That's an example of a business regulation aimed at preventing unjustified government surveillance. So while it's important to distinguish between the threats posed by the government and the threats posed by private entities, regulation of data sharing may be an important backstop when the courts and the legislature fail to restrict government directly.

NEXT: A Stealthy Goodbye

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  1. Damn lib-ruls. What’s wrong with y’all, not trustin’ our government’s intentions under the control of the wonderful George W. Bush? If ya ain’t got nothin’ to hide what y’all worried ’bout? Y’all just some latte-sippin’, Volvo-drivin’, Saddam worshippin’ America-haters, that’s what you is.

  2. Businesses can use information they collect in ways that are quite damaging – for instance, adding information to a credit record that is routinely consulted by other companies.

    I’m quite glad to have a UK government-enforced right to force them to remove this information when it’s incorrect.

  3. Wait, if the information is incorrect, why would the credit rating agency not want it removed? Are companies buying credit reports not concerned about the accuracy of the information?

  4. I’ve had my credit info stolen. As a comparative case study, my Mom had her info stolen about fifteen years earlier. It has been a lot easier for me to deal with than her (basically I’ve just had to send out letters and forms), but it is still a pain in the ass.

    Every time I have to get a loan, I have to pay forty bucks for credit reports to make sure I don’t get dinged (or worse, get a really shitty rate) for something I didn’t do. (I am a law student, so I have to do this fairly often).

    Since private individuals can be screwed over by debt collectors who understand the legal system, it creates the incentive for bad actors to screw with people, leading people to settle it.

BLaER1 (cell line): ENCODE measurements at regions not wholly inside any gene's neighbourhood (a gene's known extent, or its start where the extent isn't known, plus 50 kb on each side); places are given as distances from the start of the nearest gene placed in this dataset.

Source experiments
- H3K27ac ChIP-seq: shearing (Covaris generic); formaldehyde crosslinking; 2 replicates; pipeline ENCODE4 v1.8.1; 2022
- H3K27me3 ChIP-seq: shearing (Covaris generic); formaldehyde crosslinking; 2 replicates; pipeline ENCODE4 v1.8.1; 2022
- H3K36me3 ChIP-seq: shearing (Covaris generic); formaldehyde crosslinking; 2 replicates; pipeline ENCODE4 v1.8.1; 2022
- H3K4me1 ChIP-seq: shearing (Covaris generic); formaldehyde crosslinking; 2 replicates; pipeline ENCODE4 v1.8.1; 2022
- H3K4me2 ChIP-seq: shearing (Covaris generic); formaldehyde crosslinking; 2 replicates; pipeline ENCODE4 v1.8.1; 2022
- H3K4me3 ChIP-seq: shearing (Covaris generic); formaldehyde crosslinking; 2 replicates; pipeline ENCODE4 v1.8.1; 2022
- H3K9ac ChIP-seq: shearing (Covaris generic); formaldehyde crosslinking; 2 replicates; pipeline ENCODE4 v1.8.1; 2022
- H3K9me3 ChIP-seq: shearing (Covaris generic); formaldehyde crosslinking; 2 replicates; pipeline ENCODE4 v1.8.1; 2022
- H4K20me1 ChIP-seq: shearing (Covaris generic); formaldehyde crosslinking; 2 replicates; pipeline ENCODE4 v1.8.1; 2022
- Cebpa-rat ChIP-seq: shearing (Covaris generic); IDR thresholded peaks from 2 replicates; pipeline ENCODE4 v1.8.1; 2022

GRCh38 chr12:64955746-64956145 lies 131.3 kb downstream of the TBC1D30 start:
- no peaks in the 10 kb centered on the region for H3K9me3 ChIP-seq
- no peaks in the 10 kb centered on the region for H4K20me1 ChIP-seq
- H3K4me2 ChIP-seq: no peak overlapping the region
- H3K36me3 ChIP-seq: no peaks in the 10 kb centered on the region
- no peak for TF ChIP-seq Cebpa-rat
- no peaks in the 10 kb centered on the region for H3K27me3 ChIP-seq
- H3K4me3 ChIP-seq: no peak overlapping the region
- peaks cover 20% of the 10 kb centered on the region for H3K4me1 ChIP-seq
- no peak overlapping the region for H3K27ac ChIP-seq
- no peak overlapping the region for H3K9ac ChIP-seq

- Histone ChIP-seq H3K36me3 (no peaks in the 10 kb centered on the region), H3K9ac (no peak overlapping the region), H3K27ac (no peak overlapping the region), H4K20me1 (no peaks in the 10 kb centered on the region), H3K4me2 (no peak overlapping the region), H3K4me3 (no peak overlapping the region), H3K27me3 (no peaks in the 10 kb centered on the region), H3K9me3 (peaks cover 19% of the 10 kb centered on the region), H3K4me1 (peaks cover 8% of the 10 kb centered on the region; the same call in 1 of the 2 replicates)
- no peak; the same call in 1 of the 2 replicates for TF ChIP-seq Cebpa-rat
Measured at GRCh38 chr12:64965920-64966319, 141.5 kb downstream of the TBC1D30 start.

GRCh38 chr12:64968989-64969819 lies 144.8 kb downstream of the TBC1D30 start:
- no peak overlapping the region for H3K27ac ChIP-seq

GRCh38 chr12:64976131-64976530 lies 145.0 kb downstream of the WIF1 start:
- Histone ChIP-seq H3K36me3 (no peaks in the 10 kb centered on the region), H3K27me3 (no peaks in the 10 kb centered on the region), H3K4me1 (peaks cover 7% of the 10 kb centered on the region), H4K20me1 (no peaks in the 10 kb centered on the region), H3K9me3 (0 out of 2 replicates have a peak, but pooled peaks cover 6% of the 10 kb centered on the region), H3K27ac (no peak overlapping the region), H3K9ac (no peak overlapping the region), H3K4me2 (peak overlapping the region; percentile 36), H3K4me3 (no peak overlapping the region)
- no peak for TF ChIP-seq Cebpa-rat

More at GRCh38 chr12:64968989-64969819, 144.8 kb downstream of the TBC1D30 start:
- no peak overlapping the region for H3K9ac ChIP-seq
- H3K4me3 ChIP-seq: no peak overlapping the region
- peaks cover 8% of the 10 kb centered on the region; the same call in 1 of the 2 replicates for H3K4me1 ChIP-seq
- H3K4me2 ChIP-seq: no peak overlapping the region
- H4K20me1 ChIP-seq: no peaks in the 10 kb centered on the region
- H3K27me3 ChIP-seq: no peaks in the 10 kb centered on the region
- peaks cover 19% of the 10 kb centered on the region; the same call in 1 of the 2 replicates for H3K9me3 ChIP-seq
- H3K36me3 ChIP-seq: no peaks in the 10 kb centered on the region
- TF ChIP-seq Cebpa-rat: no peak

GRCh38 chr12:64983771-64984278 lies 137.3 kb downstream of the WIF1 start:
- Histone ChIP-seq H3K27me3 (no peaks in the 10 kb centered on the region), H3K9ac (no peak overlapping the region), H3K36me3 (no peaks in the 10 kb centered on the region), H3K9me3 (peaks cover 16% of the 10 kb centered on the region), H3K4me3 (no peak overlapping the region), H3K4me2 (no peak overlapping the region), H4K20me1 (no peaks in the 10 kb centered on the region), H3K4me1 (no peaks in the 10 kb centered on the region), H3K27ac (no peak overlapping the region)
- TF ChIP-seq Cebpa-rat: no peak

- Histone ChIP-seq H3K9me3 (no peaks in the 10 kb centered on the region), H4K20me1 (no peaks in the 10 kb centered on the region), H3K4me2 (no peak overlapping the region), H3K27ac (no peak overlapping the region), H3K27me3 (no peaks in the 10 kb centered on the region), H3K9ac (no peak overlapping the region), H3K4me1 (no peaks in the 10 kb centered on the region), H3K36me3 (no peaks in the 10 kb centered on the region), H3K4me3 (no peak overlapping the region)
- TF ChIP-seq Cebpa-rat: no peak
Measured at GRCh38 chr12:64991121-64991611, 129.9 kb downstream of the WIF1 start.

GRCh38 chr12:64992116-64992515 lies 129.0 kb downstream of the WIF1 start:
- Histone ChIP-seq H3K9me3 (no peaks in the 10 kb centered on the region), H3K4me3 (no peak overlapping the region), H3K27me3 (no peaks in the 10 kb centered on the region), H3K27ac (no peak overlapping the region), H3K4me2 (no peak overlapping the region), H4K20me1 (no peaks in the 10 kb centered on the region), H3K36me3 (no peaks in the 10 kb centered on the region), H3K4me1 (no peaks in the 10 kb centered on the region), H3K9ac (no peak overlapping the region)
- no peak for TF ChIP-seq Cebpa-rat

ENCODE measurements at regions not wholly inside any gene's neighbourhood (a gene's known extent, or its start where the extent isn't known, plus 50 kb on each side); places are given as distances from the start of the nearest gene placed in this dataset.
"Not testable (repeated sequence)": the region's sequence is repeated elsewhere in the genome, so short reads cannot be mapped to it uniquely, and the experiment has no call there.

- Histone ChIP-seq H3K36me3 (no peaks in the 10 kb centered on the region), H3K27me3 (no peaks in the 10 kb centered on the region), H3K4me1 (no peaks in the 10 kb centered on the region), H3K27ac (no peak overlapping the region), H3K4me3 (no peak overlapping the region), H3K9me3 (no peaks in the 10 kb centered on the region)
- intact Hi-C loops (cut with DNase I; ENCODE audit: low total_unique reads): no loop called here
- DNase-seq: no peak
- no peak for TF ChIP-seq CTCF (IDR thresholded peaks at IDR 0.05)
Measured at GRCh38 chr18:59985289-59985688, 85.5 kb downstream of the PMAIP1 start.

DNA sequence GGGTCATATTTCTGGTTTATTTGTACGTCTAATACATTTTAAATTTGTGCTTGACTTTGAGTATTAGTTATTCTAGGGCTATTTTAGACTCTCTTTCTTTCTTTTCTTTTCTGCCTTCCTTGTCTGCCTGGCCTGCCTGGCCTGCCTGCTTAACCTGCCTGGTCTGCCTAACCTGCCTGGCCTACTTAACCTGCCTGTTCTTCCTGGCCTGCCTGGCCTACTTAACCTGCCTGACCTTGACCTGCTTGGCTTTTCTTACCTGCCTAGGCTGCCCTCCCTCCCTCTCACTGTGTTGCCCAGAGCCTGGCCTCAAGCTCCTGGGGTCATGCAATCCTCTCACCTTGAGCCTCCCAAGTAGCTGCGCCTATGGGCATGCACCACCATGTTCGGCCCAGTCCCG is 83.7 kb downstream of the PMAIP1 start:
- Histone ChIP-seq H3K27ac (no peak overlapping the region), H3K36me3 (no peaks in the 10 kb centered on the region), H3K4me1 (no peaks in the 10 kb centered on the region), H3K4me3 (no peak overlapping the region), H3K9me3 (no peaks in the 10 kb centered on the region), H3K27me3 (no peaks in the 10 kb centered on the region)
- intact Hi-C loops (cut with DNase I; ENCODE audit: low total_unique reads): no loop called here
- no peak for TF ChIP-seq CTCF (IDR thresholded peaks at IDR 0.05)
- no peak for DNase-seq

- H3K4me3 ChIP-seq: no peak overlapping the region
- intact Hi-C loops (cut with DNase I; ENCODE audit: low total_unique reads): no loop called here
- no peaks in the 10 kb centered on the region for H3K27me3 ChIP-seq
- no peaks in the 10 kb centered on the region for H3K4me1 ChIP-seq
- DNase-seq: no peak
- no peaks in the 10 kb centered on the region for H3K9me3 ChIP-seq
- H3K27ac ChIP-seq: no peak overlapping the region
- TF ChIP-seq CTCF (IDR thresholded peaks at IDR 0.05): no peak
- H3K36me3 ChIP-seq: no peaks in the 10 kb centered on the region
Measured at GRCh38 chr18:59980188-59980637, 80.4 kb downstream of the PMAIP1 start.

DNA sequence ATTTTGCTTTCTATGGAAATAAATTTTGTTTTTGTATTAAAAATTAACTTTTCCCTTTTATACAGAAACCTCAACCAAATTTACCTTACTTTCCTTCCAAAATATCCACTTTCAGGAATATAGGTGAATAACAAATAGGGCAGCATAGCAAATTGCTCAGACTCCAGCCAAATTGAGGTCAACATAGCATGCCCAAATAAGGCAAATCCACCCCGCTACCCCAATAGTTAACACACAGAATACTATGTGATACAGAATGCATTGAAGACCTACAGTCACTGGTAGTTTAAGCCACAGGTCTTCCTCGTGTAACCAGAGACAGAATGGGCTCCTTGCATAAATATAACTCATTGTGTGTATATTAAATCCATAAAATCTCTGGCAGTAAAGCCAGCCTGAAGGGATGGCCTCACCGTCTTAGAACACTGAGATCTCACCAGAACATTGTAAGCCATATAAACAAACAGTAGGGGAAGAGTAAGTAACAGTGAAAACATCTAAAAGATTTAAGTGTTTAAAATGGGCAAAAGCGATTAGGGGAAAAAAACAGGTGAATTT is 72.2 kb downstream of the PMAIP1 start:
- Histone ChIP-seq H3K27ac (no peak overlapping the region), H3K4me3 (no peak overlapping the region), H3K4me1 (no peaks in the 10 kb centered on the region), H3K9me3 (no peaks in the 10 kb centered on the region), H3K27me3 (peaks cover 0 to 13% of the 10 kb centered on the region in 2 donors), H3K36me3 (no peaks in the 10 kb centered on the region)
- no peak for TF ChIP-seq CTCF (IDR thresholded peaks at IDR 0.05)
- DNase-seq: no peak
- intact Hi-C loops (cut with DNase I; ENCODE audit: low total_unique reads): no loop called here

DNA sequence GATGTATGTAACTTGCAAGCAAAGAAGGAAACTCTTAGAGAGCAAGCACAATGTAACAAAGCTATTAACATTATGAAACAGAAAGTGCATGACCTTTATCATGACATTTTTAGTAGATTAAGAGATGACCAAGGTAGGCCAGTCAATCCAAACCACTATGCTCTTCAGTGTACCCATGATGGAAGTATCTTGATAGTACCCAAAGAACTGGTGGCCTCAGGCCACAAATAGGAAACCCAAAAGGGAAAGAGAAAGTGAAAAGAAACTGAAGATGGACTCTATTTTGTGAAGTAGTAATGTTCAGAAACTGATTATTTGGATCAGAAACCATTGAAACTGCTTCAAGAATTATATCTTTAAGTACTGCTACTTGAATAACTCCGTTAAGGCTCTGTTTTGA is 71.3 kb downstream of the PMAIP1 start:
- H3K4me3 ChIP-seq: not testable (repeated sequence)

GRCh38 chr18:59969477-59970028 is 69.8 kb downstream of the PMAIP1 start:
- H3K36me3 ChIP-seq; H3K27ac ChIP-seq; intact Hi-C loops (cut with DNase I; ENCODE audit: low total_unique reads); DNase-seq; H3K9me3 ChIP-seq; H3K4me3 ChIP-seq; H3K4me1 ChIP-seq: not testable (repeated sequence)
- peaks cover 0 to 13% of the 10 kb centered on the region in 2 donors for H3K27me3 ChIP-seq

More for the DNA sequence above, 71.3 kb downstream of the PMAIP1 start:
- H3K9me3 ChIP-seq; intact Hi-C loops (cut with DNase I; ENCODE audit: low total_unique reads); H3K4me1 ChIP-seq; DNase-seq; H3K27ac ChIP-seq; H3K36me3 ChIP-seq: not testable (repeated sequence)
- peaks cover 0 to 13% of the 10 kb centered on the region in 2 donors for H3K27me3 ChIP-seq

Also, I imagine that it costs a fair amount to credit agencies to verify that information is bad, so they have the incentive to make it difficult and leave the burden of proof on the consumer.

  5. I imagine that, like any holder of information, they accept a certain margin for error. Not easy for them to abitrate either – when the company stands by its information…

  6. I agree with FinFangFoom.

    Too much erroneous information creeps in to public records. The burden of correcting the information should not fall to the consumer.

    Further, the consumer should not have to “opt out” of having information shared. Companies should have to ask permission to share it. The authorization to share should be up front and in large print.

    That being said, I read the same study yesterday & agree that the measures were poorly framed and badly weighted.

  7. Does anybody else find it odd that of all the Central European countries on the list, Switzerland was the one that didn’t make it? That’s what I call good privacy!

  8. Citizens of the U.K. and the U.S., for example, have good reason to feel more secure against arbitrary government search and seizure than citizens of China and Russia do.

    Except for the war on drugs. See today’s Brickbat, for example.

  9. Oh, how happy I am to be a Canadian!

  10. “Oh, how happy I am to be a Canadian!”

    Right. We’ll just forget about the ‘notwithstanding’ clause.

    [For the benefit of our American friends who may not be aware: The Canadian Constitution has a clause which allows the Federal and/or Provincial Governments to pass laws that contravene the ‘rights’ in the constitution when it is invoked. The clause is known as the ‘notwithstanding’ clause.]